Inflammatory bowel diseaserefers to a set of chronic diseases. The digestive tract (from the mouth to the anus, in Crohn’s Disease, or the entire colon in Ulcerative Colitis) can be affected. It can reveal itself through outbreaks.
Ulcerative colitis and Crohn’s Disease are among the most representative.
Inflammatory bowel disease affects men and women equally, and although it can occur at any age, usually between ages 15 and 35. The increase in recent years in children under 18 has been significant. In fact, according to the latest data presented by the European Crohn´s and Colitis Organization and the European Federation of Crohn and Ulcerative Colitis Associations, in Spain, the incidence of this disease has increased by 200% in this age group.
Dr. Saturnino Sánchez Galdón, digestive specialist of Hospital Ochoa, speaks to us about these pathologies. He explains that it is an autoimmune disease, of unknown origin and with many theories about its cause.
Let’s differentiate the diseases referred to in this post. Crohn’s disease can occur in any part of the digestive tract, from the mouth to the anus, although generally the most affected areas are the end of the small intestine and the beginning of the large intestine. Ulcerative colitis only affects the rectum-colon usually continuously from the rectum to the cecum (intraperitoneal pouch considered to be the beginning of the large intestine).
Ulcerative colitis occurs in the form of outbreaks, with periods of remission, where there are no symptoms. Among the most frequent symptoms, in Crohn’s Disease, are diarrhoea and abdominal pain. In more severe cases, when the disease is not controlled, intestinal perforation and abscesses in the abdomen can occur. This stage would require surgery.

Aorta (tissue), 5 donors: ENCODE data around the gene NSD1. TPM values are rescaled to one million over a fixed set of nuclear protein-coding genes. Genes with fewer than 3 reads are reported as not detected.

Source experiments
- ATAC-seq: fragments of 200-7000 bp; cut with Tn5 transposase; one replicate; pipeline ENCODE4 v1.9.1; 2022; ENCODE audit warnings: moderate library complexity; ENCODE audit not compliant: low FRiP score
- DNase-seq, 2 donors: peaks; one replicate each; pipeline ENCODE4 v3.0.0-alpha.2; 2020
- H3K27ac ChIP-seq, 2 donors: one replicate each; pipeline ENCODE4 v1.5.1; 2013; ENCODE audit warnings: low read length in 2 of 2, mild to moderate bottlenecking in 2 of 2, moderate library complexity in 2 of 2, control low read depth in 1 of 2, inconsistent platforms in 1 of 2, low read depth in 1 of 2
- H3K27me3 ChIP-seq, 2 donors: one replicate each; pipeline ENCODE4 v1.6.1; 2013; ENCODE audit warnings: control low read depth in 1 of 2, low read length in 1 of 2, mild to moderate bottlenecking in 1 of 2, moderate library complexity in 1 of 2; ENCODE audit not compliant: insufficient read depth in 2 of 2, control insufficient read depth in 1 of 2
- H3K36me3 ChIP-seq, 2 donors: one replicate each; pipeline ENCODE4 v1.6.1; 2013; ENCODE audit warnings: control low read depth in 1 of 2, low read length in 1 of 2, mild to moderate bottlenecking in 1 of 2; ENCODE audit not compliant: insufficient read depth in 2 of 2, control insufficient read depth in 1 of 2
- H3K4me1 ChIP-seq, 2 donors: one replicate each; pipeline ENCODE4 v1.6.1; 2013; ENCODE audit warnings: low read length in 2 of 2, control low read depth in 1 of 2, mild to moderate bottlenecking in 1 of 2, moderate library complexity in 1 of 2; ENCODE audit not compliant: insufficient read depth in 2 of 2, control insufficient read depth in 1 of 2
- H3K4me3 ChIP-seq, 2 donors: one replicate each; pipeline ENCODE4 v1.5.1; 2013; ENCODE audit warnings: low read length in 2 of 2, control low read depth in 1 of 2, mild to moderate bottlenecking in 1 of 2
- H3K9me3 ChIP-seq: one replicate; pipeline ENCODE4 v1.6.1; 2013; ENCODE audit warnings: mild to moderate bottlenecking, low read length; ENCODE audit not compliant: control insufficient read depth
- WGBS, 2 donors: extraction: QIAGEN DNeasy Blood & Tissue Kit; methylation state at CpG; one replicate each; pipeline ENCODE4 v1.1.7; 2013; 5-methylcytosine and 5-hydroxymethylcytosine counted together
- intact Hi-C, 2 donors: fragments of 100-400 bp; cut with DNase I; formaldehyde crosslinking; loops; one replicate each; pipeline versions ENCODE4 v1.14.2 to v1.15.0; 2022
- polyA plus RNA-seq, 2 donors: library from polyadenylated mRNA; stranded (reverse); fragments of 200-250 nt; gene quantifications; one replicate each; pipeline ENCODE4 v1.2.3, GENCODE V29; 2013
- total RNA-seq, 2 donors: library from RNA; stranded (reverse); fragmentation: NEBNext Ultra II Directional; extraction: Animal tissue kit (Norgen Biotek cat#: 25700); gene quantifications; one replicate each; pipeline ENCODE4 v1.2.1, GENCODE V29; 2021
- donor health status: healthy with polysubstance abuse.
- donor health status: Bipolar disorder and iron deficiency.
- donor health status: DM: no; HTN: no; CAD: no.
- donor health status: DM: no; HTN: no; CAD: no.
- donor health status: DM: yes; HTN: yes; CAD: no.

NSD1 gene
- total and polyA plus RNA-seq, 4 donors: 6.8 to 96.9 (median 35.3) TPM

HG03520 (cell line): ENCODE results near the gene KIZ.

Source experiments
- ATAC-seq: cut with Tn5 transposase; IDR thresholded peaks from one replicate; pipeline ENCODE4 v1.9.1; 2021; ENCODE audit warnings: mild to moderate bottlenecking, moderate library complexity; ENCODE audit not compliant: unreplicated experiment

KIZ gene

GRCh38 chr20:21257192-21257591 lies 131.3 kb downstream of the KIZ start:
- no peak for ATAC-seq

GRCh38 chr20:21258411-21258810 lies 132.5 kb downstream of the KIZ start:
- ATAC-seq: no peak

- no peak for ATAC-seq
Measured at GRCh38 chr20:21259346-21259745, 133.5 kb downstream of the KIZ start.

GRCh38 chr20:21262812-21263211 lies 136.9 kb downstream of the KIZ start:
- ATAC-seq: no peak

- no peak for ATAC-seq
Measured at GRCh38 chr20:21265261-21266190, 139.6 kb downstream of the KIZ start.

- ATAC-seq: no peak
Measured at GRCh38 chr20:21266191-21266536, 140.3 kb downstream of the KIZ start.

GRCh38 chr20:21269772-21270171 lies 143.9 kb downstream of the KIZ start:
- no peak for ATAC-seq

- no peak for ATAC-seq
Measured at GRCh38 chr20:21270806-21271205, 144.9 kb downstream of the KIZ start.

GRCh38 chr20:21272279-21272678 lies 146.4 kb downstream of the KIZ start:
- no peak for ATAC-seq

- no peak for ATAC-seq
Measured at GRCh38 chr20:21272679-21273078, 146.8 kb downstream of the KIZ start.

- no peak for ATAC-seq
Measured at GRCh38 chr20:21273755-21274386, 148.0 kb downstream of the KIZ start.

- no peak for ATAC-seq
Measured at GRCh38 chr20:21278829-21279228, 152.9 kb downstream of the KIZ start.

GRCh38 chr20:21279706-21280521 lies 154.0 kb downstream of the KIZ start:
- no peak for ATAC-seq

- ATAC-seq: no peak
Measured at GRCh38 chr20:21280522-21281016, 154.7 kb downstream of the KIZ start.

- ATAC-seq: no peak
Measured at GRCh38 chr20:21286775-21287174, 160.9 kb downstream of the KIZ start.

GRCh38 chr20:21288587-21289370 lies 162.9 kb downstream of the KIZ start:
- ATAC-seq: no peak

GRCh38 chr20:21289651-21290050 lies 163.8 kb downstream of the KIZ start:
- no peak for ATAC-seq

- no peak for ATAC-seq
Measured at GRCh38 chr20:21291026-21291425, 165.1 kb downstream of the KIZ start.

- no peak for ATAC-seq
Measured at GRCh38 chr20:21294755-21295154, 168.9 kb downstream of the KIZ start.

It affects the walls of the large intestine (colon and rectum), producing small ulcers. As indicated above, like in Crohn’s disease, symptoms appear in outbreaks that alternate with phases of inactivity.
As in Crohn’s disease, symptoms range from diarrhoea to abdominal pain or the continuous feeling of making a stool and associated with blood and mucus mixed with faeces.
In this type of ailments, an early and accurate diagnosis is essential to treat and control the disease. Endoscopy is one of the main tools to achieve the above.
Dr. Sánchez Galdón, who has just returned from the National Congress of Digestive Endoscopy, held in mid-November in Toledo, indicates how the latest advances in this technique have improved diagnosis, since these two diseases predispose to colon tumours, and small bowel tumours in the case of Crohn’s Disease. New materials have also been incorporated and endoscopic techniques allow not only to analyse the inside of the digestive tract, but also to remove large polyps or submucosal tumors and the management of bile and pancreatic tract problems, thus avoiding surgical interventions considered as the only solutions just a few years ago.